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[chaw-ser] /ˈtʃɔ sər/
Geoffrey, 1340?–1400, English poet. Unabridged
Based on the Random House Dictionary, © Random House, Inc. 2015.
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Examples from the Web for geoffrey chaucer
Historical Examples
  • There is also a cleverly modelled figure of geoffrey chaucer.

    Chats on Household Curios Fred W. Burgess
  • With a discussion of the Works associated with the name of geoffrey chaucer.

  • The age produced five writers of note, one of whom, geoffrey chaucer, is one of the greatest of English writers.

    English Literature William J. Long
  • King Edward, in 1367, certainly granted an annuity of twenty marks to "his varlet, geoffrey chaucer."

  • Here the name of geoffrey chaucer is mentioned (in 1357) as that of a junior member of her household.

    Cambridge Mildred Anna Rosalie Tuker
  • geoffrey chaucer was the son of a London vintner, and seems most probably to have been born in 1340.

  • In the dwelling over the gate, according to Loftie, the poet geoffrey chaucer lived in 1374.

    Milton's England Lucia Ames Mead
  • geoffrey chaucer was the pioneer of the children of genius in this hallowed spot.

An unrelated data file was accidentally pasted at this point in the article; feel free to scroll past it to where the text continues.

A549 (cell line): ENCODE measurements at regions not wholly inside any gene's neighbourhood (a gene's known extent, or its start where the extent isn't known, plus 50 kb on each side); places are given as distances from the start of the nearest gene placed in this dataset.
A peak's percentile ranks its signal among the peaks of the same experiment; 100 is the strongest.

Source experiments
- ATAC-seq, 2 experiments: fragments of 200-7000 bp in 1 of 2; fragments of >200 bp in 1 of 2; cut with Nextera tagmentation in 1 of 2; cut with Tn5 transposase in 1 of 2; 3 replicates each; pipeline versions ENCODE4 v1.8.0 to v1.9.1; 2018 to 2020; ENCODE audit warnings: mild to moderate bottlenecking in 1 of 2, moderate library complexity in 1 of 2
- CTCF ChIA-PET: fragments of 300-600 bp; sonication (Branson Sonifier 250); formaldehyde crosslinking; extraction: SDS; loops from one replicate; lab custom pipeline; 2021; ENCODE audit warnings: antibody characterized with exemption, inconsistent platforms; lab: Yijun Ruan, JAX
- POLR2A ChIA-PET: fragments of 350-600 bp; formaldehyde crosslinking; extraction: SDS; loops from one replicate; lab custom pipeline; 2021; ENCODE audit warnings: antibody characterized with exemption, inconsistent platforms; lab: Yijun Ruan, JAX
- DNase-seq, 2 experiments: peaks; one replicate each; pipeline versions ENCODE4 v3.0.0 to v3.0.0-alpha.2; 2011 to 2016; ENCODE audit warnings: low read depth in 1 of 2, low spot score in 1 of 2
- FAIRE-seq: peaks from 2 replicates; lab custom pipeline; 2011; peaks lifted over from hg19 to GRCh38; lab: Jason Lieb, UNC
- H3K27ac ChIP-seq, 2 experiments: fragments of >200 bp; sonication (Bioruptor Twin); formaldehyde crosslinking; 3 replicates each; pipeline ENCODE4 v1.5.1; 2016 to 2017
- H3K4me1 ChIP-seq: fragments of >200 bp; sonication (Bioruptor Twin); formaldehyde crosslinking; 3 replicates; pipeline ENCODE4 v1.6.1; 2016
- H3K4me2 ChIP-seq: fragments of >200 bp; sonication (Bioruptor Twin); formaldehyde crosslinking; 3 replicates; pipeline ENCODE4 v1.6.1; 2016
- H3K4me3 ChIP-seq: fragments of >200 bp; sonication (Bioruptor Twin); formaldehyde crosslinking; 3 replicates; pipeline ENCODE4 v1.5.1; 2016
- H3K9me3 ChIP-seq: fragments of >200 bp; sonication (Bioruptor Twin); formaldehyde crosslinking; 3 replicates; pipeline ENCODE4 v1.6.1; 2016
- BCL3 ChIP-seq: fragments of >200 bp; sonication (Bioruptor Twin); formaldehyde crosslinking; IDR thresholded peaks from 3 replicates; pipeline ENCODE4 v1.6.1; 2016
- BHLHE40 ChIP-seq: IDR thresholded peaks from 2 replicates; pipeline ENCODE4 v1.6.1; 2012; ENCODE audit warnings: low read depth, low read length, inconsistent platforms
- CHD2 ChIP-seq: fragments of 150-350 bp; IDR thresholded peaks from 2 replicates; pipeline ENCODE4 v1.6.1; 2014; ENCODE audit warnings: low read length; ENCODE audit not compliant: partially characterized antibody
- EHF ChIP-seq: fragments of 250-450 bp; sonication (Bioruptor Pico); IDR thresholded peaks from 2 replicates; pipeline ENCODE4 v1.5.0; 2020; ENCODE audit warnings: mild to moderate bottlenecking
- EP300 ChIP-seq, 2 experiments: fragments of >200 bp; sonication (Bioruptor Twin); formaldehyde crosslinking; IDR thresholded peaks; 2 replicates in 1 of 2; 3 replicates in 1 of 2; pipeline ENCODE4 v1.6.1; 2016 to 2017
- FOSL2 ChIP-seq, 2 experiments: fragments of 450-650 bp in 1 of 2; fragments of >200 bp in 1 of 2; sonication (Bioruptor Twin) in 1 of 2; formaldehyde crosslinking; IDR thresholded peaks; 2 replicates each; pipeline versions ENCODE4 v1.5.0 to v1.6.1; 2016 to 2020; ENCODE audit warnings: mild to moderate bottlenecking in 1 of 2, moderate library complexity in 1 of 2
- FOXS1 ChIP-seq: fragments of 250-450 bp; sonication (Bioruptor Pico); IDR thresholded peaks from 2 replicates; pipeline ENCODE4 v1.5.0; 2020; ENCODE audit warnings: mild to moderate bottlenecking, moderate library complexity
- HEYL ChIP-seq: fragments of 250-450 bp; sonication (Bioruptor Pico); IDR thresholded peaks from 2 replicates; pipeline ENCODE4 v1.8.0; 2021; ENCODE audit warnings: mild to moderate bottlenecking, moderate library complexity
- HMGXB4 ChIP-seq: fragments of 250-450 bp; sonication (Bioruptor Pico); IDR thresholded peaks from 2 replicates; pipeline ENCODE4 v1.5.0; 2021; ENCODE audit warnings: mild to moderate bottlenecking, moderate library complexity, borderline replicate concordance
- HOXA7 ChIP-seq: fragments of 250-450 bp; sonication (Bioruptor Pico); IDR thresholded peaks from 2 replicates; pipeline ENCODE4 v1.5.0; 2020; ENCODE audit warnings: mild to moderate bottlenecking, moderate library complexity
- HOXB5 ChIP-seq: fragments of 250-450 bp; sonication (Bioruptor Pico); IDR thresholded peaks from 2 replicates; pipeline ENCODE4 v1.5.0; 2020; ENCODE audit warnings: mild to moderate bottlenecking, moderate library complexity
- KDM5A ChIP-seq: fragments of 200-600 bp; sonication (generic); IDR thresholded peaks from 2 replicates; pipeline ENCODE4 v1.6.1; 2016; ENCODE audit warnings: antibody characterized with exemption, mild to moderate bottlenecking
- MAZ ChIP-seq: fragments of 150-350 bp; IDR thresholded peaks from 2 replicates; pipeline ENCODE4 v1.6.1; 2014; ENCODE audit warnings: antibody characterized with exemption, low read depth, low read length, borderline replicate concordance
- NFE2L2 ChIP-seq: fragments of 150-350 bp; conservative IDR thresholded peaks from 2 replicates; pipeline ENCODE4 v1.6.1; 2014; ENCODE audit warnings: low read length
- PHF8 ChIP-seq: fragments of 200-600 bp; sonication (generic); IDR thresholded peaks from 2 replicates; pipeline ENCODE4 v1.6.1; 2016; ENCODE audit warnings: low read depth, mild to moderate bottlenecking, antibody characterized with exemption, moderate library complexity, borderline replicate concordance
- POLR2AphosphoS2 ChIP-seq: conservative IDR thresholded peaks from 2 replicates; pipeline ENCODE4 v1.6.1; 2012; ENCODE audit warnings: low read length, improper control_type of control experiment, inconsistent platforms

• There is no clearer or safer exponent of the life of the 14th century, as far as he describes it, than geoffrey chaucer.

    Chaucer for Children Mrs. H. R. Haweis
  • It is this new gladness of a great people which utters itself in the verse of geoffrey chaucer.

British Dictionary definitions for geoffrey chaucer


Geoffrey. ?1340–1400, English poet, noted for his narrative skill, humour, and insight, particularly in his most famous work, The Canterbury Tales. He was influenced by the continental tradition of rhyming verse. His other works include Troilus and Criseyde, The Legende of Good Women, and The Parlement of Foules
Collins English Dictionary - Complete & Unabridged 2012 Digital Edition
© William Collins Sons & Co. Ltd. 1979, 1986 © HarperCollins
Publishers 1998, 2000, 2003, 2005, 2006, 2007, 2009, 2012
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Word Origin and History for geoffrey chaucer


family name, from Old French chaucier "maker of chausses," from chauces "clothing for the legs, breeches, pantaloons, hose" (related to case (n.2)). Middle English chawce was a general term for anything worn on the feet. Related: Chaucerian.

Online Etymology Dictionary, © 2010 Douglas Harper
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